dependent variable:  a variable feature of experience that can be observed repeatedly, and whose variation we hope to explain. We assign the term “dependent variable” when our hypothesis predicts its dependency on other measurable factors. Examples from seminar discussion: what (how much) information is immediately available to a viewer after a brief visual presentation? Less obviously: what types of bonding mechanisms (tactile, visual-gestural, vocal, rhythmic) are favored in early hominids? Although the second example is more complex than the first, both are examples of question marks that can be refined—add a phrase “under ___ conditions?” to either of those questions, and you have an opportunity to observe the variable change with the conditions on which it depends.


domain, (cf “domain specificity), cognitive domain: “a category of knowledge and behavior as we explicitly conceptualize it, and not the cognitive and neural resources upon which this category relies.” (Justus & Hutsler 2005, 2)

domain-specificity: a quality of a mental mechanism being “specific to processing only one kind of information,” (Justus & Hutsler 2005, 2)—information in only one (cognitive) “domain.”

effect: the relationship between variables; to describe an “effect” is to state what kind of change in one variable is produced by a change in another.

effect size: the strength or extent that one variable affects another. A popular measure of effect size is Cohen’s d value. Effect size is a crucial measurement to take in meta-analysis—for example, in the comparison of studies of similar but not identical designs—especially when a variable is included in one study that’s excluded from another. Two experiments may acheive similarly strong (or weak) correlation measures (showing that the variance in one parameter closely or remotely matches variance in another), without the degree of impact of one variable on another being clear; effect-size measurements are designed to clarify that issue.  Unlike tests of significance, effect-size tests are not affected by sample size or degrees of freedom.

F-value: a test of variance and significance, usually associated with ANOVA. ANOVA is generally reported as follows: F (df1, df2) = ___ , p < ___. Df1 is the degrees of freedom (see definition in this glossary) between groups (number of samples minus 1), and df2 is the degrees of freedom within groups (sample size minus 1).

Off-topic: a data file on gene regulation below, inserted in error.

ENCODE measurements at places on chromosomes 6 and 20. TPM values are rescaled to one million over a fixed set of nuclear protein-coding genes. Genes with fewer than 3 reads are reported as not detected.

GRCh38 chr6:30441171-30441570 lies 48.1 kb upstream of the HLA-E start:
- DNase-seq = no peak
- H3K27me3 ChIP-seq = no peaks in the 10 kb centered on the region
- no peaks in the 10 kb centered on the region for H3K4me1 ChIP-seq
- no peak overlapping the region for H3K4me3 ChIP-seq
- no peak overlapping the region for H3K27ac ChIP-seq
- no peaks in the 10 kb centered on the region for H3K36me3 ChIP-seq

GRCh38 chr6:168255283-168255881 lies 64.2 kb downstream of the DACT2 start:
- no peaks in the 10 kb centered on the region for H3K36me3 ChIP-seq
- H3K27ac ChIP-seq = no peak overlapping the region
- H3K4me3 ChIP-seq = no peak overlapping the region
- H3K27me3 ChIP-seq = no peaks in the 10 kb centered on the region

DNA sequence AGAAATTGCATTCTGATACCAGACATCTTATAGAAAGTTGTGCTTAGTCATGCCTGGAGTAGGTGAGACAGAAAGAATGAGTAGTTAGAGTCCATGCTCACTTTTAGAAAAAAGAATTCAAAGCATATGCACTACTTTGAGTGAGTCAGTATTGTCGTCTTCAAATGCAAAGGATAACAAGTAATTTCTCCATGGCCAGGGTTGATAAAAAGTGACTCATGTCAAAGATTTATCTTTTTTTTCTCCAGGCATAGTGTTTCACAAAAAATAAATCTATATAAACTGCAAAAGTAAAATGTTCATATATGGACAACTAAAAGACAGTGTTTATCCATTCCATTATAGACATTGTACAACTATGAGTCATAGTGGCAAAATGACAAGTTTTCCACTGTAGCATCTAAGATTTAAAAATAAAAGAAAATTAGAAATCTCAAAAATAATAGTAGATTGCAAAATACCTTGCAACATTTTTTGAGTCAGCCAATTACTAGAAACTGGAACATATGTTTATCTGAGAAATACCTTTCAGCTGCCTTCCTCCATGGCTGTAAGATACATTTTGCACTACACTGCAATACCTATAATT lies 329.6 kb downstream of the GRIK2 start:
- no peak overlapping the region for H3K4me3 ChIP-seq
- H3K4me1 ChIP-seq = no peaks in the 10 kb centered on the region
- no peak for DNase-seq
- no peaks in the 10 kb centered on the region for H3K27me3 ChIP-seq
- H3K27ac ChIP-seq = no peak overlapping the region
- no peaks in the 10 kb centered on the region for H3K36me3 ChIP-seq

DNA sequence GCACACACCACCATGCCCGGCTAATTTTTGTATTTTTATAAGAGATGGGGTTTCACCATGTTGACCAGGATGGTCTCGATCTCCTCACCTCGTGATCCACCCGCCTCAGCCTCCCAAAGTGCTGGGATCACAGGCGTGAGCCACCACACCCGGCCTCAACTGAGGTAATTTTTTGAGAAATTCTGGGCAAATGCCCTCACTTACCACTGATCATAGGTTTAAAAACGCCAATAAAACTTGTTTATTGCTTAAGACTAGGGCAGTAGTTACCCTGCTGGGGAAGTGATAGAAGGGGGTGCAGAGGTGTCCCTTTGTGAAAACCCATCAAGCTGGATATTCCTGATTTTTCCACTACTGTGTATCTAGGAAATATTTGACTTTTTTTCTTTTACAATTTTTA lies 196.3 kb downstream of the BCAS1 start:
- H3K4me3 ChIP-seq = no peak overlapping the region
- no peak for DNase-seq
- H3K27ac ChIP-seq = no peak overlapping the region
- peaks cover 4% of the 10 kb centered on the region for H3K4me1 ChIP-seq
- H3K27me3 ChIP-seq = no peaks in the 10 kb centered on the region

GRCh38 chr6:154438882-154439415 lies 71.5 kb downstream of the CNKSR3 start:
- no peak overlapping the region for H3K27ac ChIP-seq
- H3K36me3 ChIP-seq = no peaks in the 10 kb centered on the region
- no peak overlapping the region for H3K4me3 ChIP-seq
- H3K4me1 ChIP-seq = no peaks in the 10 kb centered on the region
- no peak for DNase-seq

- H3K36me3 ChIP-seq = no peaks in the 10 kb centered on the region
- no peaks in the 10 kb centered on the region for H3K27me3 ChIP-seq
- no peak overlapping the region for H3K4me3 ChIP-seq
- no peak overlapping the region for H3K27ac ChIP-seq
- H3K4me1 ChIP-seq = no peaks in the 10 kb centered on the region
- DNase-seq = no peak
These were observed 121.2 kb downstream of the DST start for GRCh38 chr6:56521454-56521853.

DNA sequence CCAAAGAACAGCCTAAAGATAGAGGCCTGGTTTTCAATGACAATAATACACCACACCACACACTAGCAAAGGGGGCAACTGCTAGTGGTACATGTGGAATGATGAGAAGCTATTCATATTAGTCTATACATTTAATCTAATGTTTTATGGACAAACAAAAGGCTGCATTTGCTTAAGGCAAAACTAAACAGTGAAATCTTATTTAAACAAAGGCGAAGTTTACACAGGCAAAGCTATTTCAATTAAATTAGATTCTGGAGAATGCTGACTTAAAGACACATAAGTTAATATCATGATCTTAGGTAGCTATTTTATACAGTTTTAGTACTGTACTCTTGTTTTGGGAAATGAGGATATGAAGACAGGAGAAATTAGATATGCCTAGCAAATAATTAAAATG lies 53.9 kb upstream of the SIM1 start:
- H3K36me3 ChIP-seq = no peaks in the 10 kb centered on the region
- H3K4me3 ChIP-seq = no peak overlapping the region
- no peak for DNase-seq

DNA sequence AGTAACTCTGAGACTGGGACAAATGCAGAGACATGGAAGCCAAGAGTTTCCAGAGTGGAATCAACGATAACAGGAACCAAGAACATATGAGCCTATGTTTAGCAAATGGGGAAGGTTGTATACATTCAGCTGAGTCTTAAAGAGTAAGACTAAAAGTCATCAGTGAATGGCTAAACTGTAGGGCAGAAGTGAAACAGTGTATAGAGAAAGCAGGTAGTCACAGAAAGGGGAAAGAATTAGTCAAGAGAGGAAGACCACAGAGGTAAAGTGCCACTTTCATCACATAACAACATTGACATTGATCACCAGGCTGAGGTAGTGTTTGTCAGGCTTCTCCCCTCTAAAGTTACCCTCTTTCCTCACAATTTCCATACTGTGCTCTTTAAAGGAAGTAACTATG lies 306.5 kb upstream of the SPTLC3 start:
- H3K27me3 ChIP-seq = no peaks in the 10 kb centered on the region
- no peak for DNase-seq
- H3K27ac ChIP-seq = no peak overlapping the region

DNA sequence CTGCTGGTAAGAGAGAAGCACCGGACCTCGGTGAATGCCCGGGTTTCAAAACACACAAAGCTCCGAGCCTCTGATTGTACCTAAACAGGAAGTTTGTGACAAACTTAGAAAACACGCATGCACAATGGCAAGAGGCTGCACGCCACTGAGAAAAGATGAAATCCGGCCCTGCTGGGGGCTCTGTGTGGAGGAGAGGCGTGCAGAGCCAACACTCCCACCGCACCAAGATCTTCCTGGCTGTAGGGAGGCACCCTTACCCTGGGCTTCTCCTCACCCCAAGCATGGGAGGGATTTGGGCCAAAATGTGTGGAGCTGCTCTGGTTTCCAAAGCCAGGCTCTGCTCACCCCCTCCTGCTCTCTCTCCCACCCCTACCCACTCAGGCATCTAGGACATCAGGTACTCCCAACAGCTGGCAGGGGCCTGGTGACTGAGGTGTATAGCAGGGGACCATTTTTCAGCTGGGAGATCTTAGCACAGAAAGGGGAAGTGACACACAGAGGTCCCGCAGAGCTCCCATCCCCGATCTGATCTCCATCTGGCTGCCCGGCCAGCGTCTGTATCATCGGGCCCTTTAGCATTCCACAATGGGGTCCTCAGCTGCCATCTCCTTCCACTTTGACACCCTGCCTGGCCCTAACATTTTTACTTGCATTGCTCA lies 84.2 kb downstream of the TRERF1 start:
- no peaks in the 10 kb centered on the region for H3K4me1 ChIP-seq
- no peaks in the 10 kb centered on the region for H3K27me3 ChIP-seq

The F-value is calculated as the ratio “MSR/MSE”, where MSR (the “model mean square”) is the sum of the squares of the deviations of the independent variable from its mean, and MSE (the “error mean square”) is the same measurement of the deviations of the dependent variable from its mean. In other words, it’s how much variance you find in the conditions you’re applying to the situation, divided by how much variance you find that isn’t related to those conditions. A high number suggests that the dependent variable is responding more to those variable conditions that you’re testing (the independent), than to all those unrelated, and unknown factors, that make the relationship less than perfect. It’s called an F value because it’s named after Ronald Fisher, the genetic and evolutionary biologist who invented it.

The p value is basically the likelihood that this F value could have occurred at random. It’s expressed as “<” if the test is statistically significant (usually <.005  or <.0005), and “=” if it is not.

independent variable: a variable feature of experience that can usually be manipulated reliably and specifically, with the purpose of observing how the world (and especially “dependent variables”) are affected by its changes. Examples from seminar discussion: the presence vs. absence of a cue to narrow the “reporting” task for 12 letters in a brief visual presentation. Imagined conditions that serve as evolutionary pressure for early hominids to favor tactile, gestural, aural, and aural-rhythmic bonding.